5 – Sid’s
CCM GP450. Sid says: I’ve a lot of respect for this bike after seeing where it can go. It followed me up the steepest terrain and easily kept up on the faster road sections, in fact, I think it could have easily outpaced me if required. It’s a true adventure bike. CCM has really cornered the market in lightweight adventure bikes. 


Want to do this?

Where to stay 

In Samokov, Bulgaria we stayed at the Dragushinovo Boutique Chalet Hotel. This is a fantastic base for exploring the surrounding area. It has everything you will need. Great rooms (a mix of bunks, twins and doubles), the downstairs has plenty of relaxing space and restaurant area with the outside having plenty of benches and there’s even a BBQ area and outside restaurant.

If the weather is warm then there’s a pool with sun loungers and decking. More importantly, there’s a large area round the back to safely park the bikes, the hotel being surrounded by a large wall. And there’s even a dog to guard them through the night. See for more information. You can head off-road straight from the hotel if you wish. 

Get there 

Bulgaria is a long ride, but with it’s really easy and stress-free. Your bike gets loaded onto a wagon along with whatever gear you put in the crate. Fly out to Sofia and get a taxi 30 miles to Samokov where your bike will be waiting.

Next year Bulgaria Bike Shipping is running a Bunkhouse meet in Samokov. The price includes having your bike securely shipped to Bulgaria, six nights bunk style accommodation (do not let this put you off, its shared rooms but far from UK style bunkhouses, its in the Dragushinovo Boutique Chalet Hotel) and five days fully guided tours if required.

Prices are £850 for a small bike (think enduro) and £1,150 for a larger bike.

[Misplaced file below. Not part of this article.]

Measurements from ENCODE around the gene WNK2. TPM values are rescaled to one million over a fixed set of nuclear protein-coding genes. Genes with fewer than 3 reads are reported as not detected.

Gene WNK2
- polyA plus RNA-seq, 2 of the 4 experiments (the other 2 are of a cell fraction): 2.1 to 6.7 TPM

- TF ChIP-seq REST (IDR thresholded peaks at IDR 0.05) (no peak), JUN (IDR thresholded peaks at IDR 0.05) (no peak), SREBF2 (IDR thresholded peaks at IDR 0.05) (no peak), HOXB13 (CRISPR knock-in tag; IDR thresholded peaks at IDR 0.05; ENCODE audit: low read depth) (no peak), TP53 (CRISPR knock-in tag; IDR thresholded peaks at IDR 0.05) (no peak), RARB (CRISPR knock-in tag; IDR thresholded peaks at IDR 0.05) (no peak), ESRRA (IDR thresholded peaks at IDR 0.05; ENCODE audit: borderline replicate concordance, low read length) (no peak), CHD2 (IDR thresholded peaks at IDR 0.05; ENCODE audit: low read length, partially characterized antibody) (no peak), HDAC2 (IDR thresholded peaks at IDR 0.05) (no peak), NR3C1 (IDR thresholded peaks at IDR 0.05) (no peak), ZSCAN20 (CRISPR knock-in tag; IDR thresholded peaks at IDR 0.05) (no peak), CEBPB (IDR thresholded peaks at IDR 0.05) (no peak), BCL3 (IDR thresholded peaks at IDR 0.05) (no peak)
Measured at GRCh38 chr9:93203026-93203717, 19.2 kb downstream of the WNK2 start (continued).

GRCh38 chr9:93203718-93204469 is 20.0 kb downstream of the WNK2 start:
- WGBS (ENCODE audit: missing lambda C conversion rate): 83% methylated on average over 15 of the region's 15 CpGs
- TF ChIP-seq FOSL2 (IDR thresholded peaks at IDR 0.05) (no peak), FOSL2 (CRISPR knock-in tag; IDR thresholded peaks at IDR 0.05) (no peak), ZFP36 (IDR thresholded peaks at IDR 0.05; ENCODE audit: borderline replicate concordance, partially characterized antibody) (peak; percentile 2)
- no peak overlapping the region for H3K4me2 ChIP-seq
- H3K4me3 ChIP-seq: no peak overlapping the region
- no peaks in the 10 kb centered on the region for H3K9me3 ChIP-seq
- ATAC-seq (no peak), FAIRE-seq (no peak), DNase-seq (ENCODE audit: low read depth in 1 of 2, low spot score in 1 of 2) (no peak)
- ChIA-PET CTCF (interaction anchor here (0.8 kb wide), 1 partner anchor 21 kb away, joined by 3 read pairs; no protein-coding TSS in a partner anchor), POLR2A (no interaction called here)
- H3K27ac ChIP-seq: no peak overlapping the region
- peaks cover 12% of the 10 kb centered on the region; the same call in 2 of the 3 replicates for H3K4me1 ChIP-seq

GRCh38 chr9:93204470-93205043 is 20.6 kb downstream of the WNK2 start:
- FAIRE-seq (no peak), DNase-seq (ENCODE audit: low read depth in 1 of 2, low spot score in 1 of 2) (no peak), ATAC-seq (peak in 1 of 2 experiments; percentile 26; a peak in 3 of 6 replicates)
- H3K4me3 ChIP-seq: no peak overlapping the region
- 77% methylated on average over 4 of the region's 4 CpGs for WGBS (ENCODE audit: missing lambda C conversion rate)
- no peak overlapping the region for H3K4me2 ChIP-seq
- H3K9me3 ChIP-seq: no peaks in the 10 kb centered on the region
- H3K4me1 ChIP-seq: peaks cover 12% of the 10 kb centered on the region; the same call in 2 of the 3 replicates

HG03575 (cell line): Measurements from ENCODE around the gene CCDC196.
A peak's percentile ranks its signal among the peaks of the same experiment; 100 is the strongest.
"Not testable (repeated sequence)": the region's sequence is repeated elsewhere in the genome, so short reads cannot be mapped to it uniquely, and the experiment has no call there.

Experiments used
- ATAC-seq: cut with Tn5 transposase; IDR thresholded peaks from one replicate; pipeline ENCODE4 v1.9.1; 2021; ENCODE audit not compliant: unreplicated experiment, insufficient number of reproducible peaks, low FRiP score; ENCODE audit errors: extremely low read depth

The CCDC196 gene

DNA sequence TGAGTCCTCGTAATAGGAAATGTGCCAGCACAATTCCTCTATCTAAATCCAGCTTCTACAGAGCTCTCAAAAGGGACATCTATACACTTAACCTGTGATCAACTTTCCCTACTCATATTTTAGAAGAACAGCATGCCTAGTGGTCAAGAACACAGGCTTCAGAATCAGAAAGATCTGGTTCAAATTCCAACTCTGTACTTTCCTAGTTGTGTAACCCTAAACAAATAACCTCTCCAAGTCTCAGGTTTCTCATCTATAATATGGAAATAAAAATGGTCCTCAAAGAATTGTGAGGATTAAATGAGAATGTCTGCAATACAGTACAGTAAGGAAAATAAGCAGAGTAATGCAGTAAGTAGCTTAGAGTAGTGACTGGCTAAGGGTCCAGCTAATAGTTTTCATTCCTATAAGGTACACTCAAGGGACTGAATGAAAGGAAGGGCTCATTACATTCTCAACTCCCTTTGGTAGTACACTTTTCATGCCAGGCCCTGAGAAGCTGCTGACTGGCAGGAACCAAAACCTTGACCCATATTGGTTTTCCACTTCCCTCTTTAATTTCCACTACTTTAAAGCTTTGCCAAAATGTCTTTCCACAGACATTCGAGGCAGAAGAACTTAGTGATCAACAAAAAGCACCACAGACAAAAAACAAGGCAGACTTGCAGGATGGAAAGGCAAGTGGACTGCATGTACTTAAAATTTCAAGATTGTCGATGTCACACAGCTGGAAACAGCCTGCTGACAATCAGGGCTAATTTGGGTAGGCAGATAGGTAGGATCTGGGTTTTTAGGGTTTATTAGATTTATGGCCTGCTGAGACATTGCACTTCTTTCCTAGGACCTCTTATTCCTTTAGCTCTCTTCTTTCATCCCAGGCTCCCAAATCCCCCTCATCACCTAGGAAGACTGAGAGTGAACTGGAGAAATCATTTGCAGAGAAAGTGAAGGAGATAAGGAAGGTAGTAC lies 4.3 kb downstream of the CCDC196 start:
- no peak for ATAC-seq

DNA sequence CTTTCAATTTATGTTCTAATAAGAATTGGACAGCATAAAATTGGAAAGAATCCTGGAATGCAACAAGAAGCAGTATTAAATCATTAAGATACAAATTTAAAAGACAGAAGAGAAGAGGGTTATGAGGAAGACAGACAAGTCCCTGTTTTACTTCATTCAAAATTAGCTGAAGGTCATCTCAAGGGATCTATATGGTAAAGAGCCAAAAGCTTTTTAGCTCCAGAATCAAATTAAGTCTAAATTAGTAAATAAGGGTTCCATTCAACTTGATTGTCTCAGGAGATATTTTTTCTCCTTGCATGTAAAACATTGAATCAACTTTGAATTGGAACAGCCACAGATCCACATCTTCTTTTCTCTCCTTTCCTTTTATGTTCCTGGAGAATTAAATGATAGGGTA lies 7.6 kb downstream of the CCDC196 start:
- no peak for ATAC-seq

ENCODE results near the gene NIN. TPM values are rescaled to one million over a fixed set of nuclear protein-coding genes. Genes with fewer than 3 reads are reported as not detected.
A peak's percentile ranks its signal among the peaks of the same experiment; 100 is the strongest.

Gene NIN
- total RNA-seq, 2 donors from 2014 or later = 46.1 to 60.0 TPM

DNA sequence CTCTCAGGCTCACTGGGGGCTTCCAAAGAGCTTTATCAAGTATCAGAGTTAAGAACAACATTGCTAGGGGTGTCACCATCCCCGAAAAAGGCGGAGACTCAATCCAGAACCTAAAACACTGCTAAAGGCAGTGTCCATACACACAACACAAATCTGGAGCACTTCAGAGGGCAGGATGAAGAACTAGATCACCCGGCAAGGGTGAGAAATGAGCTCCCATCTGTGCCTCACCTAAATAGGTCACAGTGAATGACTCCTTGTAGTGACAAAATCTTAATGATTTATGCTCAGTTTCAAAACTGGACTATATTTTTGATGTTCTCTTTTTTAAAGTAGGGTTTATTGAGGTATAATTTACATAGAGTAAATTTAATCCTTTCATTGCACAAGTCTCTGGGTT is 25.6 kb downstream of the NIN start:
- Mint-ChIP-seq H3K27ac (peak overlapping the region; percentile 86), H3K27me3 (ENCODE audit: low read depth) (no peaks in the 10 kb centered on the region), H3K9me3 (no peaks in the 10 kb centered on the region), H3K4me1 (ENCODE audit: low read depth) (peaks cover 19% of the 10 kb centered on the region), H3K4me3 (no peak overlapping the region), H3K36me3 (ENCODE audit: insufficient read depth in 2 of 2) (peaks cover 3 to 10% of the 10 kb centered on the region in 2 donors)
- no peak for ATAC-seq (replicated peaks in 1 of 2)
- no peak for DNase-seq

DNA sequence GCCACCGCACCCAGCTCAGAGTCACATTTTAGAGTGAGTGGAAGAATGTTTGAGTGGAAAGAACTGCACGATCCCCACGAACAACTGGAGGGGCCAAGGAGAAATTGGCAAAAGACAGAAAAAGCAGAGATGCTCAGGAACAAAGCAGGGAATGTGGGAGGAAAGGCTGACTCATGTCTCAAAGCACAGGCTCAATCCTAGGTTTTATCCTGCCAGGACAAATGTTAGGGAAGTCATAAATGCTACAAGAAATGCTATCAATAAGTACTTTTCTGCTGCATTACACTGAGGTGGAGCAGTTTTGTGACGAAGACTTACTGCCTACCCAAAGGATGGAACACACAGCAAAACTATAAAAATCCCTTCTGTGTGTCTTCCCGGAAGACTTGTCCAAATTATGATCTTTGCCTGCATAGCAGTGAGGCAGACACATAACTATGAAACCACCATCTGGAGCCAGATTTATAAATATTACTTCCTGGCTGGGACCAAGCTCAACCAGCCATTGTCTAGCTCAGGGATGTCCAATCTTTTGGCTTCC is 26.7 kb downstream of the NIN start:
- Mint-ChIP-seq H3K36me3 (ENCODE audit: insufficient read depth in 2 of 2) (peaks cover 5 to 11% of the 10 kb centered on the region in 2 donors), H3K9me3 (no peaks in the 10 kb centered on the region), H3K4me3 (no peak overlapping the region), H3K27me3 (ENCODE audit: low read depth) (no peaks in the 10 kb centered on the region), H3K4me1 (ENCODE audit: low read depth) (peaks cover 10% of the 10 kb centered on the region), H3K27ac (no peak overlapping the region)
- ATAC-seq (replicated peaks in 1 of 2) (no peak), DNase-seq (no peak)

Speak with Dave Hyde (01772 204010) for more information or PM Nethan on the ABR forum ( Dates from 29th April 2017 – 6th May 2017.

For ad-hoc shipping contact Dave directly or visit the website for up to date prices.


Bulgaria surprised us as it didn’t accept Euros. The local currency is the Lev. Petrol stations were happy to accept VISA. Macedonia did accept Euros but be aware that any Euros you pay in will result in change in the local Denar currency. Petrol stations were happy to accept VISA.

Albania did accept Euros but both the hotel we stayed in and the petrol station in Kukës did not accept VISA, so make sure you have cash. We didn’t buy anything as we passed through Kosovo. My advice is to take plenty of small value Euro notes if you tour the Balkans. 


During the trip, we crossed five borders, and all required passports and V5 documents. These two documents are essential to proceed. For those not familiar with border crossings there are two manned posts at each crossing. One to leave the country you are in, this then means you are in no man’s land, and a short distance away is the border for the country you are going into. At the country you are going into you also need a green card (third party insurance).

Whilst it is possible to buy it before you leave it is just as easy to pay at the border. The border guard will ask you for your insurance and as soon as you say you don’t have any he will make a call and get you escorted to a pay station. It costs €50 for Macedonia, €25 for Albania and €10 for Kosovo.

As Bulgaria is part of the EU we did not need additional insurance as it was covered on our own bike policies (and it was not asked for either). You receive a paper green card, which you will need to keep safe whilst you pass through the country. 

A valuable lesson we learnt was at the crossing to get into Albania. Minky and I were scouting the way forward whilst the others were having a non-bike day. At the border, Minky informed me that he had forgotten his green card for Macedonia (meaning that if we did cross he would have to pay an additional €50 when we came back in), and he also didn’t have his V5.

The Macedonian border guard asked for the V5 and was concerned we didn’t have one. After all, no V5 means you could have stolen the bike. Eventually, he let us proceed into no man’s land. Do not do this! The guard obviously knew we had no chance of passing the next post.

When asked at the Albanian border for the V5 we were turned around. They would not let us proceed. Getting back through into Macedonia took a while as you pass through a different border.